Experts say people can face serious side effects if they abruptly stop taking their antidepressant medications.

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The character Toby on “This Is Us” battles antidepressant withdrawal after flushing his Zoloft pills down the toilet. Image by Ron Batzdorff/NBC | 2017 NBCUniversal Media, LLC

What happens if you suddenly stop taking your antidepressant medication?

NBC’s hit television series “This Is Us” is tackling that issue and the serious side effects that go along with antidepressant withdrawal.

The new season finds the Pearson family coping with news that Kate (Chrissy Metz) and Toby (Chris Sullivan) have decided to attempt having a family with fertility assistance.

Doctors are not giving the couple great odds of success.

In fact, when Kate and Toby meet with a fertility doctor, she refuses to work with them, citing health concerns because of Kate’s obesity.

However, the doctor later agrees to take on their case, still cautioning them that they have a 90 percent chance of failure.

In her warnings to Kate and Toby, the doctor acknowledges that Toby’s long-term use of antidepressants is a concern, much like Kate’s weight issues.

Antidepressants, which are used to balance brain chemicals and reduce symptoms of anxiety or depression, may cause some sexual side effects. These include decreased libido, reduced chances of erection, and low sperm count.

Toby began using the medication after becoming severely depressed when his wife left him.

When the fertility doctor suggests his use of antidepressants could impact their fertility chances, Toby flushes his bottle of Zoloft down the toilet, quitting his medication cold turkey.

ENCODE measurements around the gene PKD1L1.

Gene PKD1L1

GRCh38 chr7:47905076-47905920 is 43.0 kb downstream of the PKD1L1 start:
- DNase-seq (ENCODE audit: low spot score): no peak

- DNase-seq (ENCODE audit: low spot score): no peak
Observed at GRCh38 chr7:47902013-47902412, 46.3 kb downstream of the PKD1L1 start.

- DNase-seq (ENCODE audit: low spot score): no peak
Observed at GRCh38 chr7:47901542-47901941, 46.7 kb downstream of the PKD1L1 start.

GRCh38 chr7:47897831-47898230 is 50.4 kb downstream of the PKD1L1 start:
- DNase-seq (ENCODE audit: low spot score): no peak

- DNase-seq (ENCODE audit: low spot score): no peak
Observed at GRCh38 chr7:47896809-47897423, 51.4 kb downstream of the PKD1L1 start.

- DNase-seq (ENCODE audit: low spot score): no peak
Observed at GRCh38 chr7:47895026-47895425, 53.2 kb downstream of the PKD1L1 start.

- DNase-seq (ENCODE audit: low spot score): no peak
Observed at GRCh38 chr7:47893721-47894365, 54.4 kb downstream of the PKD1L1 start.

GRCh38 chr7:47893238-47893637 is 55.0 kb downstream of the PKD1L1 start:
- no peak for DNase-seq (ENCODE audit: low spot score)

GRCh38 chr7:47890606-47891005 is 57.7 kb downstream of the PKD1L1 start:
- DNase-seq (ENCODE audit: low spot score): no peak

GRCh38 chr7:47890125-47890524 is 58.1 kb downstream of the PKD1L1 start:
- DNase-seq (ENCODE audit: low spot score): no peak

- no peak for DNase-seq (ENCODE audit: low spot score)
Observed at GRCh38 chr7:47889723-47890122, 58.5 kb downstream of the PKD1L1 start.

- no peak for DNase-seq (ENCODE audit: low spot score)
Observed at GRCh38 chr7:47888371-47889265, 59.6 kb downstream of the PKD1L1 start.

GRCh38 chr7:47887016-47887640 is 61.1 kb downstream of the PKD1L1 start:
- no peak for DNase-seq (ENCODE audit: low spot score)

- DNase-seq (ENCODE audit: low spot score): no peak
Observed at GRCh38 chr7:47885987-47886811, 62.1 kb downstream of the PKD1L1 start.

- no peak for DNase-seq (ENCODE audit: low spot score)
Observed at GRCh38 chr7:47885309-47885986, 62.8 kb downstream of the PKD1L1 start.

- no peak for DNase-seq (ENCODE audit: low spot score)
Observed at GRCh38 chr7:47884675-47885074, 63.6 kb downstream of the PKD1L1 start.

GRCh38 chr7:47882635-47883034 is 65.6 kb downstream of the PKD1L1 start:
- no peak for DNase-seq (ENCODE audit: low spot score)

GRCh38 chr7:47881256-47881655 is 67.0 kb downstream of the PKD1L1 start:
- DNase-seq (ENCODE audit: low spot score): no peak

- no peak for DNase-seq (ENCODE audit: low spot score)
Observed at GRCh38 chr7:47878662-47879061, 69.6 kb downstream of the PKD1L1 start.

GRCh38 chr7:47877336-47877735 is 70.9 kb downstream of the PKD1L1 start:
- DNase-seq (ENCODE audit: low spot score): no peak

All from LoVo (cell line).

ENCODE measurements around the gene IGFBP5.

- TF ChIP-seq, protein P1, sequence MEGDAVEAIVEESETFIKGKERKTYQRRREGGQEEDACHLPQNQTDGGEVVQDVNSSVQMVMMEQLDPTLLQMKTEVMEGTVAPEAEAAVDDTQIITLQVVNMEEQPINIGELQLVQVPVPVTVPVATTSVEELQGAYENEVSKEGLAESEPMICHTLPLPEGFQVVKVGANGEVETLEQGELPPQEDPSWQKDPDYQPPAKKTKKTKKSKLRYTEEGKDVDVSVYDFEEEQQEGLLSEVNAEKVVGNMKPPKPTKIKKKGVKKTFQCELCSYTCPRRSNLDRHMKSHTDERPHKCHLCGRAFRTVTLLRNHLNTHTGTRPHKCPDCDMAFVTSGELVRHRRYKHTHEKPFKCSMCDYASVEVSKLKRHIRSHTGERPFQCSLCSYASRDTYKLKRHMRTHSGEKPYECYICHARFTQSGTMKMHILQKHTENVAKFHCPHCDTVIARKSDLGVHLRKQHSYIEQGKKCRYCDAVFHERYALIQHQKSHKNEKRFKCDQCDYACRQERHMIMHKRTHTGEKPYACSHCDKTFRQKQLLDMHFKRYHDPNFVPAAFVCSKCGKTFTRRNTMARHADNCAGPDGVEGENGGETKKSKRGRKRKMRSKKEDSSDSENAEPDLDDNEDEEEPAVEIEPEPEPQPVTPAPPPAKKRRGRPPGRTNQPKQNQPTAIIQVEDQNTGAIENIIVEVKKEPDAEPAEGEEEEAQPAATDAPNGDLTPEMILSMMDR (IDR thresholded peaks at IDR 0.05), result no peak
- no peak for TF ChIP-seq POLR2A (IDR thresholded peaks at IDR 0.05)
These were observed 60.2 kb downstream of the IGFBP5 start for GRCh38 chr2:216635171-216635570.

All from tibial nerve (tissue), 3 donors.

This, it turns out, could become one of the most pressing storylines in the new season of the show.

That’s because quitting antidepressants abruptly can be dangerous, even deadly.

“Unless there is a medical emergency where a doctor recommends you abruptly stop your medications, there is no good that comes from abruptly discontinuing medications,” said Dr. Matthew Goldenberg, DO, associate medical director of the Center for Professional Recovery at New Vista Behavioral Health in Costa Mesa, California.

“The goal is to stabilize on a dose for four to six months and then slowly decrease the medications over time. This gives you the best chance of sustaining the improvements you have made and not experiencing withdrawal,” Goldenberg told Healthline.

Withdrawal is what viewers appear to be watching Toby undergo this season.

Indeed, he’s seen researching the side effects of antidepressants.

His typically calm demeanor is replaced by one that’s edgy and a bit raw.

Antidepressant withdrawal is a real phenomenon, one that more than half of all people who stop taking antidepressants will experience, according to British research.

What’s more, nearly half of those who experience symptoms of withdrawal, or antidepressant discontinuation syndrome, will describe their symptoms as “severe.”